THIS was such a nice little video that I thought I’d post it to help get you in the spirit of the story that follows, even though the film’s timeframe is slightly later than the story’s. I guess you could put both in the category of “found objects” relating to hunting.
The video clip is from a hunt that appears to have taken place in the 1920s in America, but I can’t tell anything else about it. Note the top hats–what a lovely sight!
About a decade earlier, in April 1910 in Hempstead, N.Y., another chase with hounds took place. It was a highly unusual one, although the hounds appear to have provided good sport, of sorts, and a brief account was written up in the New York Times. A friend of the houndblog came across it and forwarded it. If you know anything about U.S. steeplechase racing, you’ll recognize the name W. Burling Cocks, but this Burling Cocks was not our Hall of Fame steeplechase trainer by the same name; this is his great-uncle. The “Meadowbrook set” mentioned here is the Long Island horsey set, including foxhunters, horse-show competitors, and polo players (The Meadowbrook Polo Club is the nation’s oldest).
My only question is, were the hounds in question foxhounds or beagles? The New York Times seems undecided on that point!
Under the headline “Cocks Chases a Thief: Rides After Him with Three Foxhounds on the Scent,” the story continues:
HEMPSTEAD, L.I., April 16. – It became known to-day that W. Burling Cocks of Locust Valley, a prominent member of the Meadowbrook set, had a lively chase after a burglar early yesterday morning.
Mr. Cocks was hunting foxes with four beagle hounds on Thursday afternoon. He lost trace of three of the hounds. When he reached home he sent the only hound that he had brought back with him to the kennel. Later the three others returned, but instead of sending them to the kennel he kept them in the house for the night.
Not long after midnight the hounds set up a tremendous howling, and Mr. Cocks, not waiting to dress, ran downstairs in his pajamas to find what all the commotion was about.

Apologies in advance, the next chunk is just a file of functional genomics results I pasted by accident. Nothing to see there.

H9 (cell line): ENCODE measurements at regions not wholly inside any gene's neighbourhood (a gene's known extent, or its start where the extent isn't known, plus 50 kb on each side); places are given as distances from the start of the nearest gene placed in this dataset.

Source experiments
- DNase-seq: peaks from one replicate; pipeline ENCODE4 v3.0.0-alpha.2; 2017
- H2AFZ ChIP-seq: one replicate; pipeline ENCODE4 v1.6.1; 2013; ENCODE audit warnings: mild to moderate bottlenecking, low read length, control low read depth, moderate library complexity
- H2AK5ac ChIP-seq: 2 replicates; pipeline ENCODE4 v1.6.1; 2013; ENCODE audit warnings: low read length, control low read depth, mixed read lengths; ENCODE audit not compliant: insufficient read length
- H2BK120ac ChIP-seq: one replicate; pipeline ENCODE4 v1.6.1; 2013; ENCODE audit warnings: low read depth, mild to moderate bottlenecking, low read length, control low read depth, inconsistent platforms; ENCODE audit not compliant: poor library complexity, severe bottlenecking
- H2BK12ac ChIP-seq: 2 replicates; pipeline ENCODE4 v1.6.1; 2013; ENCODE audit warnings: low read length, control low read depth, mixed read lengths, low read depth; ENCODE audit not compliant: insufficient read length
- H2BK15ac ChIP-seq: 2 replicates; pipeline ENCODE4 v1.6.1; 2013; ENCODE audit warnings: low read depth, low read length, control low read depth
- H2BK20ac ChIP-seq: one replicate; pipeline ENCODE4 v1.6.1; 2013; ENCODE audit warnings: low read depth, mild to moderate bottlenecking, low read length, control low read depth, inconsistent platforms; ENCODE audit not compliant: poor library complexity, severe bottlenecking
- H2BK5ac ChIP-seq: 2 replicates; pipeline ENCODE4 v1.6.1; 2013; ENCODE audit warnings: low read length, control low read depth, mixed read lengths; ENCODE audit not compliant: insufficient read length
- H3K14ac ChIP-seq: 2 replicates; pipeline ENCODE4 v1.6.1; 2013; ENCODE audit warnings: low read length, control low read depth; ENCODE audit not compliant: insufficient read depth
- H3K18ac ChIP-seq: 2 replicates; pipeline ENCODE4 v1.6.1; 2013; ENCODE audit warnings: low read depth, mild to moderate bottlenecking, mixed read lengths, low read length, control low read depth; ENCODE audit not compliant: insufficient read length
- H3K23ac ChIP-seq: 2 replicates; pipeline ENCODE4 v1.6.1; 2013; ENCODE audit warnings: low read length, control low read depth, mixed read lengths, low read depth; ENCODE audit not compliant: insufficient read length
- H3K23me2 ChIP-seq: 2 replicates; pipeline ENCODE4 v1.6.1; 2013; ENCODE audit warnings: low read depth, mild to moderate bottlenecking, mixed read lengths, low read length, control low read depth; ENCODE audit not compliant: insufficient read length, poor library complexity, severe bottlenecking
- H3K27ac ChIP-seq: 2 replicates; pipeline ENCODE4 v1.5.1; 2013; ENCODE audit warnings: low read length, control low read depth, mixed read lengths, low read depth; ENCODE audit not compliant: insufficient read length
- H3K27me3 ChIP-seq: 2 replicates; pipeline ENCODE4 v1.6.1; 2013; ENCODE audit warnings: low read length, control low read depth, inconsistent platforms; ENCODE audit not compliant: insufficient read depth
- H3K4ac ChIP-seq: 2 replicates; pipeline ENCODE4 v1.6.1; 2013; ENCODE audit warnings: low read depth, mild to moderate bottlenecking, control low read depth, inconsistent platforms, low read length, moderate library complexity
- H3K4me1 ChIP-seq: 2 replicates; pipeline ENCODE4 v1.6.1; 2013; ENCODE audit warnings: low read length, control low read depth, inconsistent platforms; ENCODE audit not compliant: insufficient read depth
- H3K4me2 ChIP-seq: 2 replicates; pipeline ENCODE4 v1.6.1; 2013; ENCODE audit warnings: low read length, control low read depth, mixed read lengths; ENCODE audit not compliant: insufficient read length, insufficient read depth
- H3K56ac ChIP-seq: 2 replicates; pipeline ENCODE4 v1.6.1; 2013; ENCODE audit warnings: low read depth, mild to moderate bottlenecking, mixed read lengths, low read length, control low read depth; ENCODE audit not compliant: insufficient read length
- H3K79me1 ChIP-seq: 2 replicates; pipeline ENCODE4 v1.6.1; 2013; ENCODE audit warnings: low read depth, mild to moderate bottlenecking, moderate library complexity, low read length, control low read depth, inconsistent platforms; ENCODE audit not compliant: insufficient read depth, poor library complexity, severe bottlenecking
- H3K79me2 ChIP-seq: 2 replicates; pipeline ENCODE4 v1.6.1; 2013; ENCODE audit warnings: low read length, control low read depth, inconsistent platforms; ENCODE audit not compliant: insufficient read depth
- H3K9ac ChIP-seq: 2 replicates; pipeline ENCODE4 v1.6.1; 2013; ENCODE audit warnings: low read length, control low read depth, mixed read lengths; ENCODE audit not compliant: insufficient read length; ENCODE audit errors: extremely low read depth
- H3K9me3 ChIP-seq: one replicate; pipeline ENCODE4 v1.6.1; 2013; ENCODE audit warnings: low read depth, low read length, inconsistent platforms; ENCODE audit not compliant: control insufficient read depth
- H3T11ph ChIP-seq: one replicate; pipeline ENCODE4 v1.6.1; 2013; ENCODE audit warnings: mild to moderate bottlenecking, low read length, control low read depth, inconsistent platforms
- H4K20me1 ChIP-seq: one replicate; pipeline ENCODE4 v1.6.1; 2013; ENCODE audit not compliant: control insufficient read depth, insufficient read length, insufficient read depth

The commotion, it turned out, was about a burglar, and when Cocks peered out on his porch he saw the man leap off his porch and make a run for it. Not one to waste an opportunity for a good run behind hounds …
Mr. Cocks lost no time in dressing, and going to the stable he saddled a horse, and calling the beagle hounds to him set forth on a midnight burglar hunt. The dogs trailed the burglar through the woods near Locust Valley, but lost the scent at a stream into which the wily thief had plunged to throw the hounds off the scent.
Cocks and his hounds returned empty-handed. At home again, Cocks discovered that the man he’d been hunting had been trying to jimmy open the parlor windows, which set off the hounds. I must say those hounds must have had good noses and a fine night for scenting to find the burglar’s line after the time it took Cocks to get dressed and saddle up a horse!
Incidentally, Cocks was about 43 when this midnight ride took. He was a principal in the real estate firm of Cocks & Willetts on Wall Street. When he died just three years later, his estate was valued at over $414,000, including his 100-acre Locust Valley farm. In his will, he gave $14,000 to his servants, and we’d like to think there were some dog biscuits for his burglar-chasing beagles!
We hope the Cocks beagles got a good retirement with their master at the end of their hunting days. Ours do! Please remember the Hound Welfare Fund in your charitable donations this year; donations are tax-deductible, and all money goes to the care of the hounds!